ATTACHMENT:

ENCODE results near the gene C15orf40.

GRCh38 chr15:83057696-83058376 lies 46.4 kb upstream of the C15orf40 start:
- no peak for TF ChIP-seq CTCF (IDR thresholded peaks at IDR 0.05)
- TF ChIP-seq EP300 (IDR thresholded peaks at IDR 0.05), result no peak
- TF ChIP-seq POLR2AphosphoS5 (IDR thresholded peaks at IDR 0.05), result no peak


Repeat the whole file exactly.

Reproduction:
ENCODE results near the gene C15orf40.

GRCh38 chr15:83057696-83058376 lies 46.4 kb upstream of the C15orf40 start:
- no peak for TF ChIP-seq CTCF (IDR thresholded peaks at IDR 0.05)
- TF ChIP-seq EP300 (IDR thresholded peaks at IDR 0.05), result no peak
- TF ChIP-seq POLR2AphosphoS5 (IDR thresholded peaks at IDR 0.05), result no peak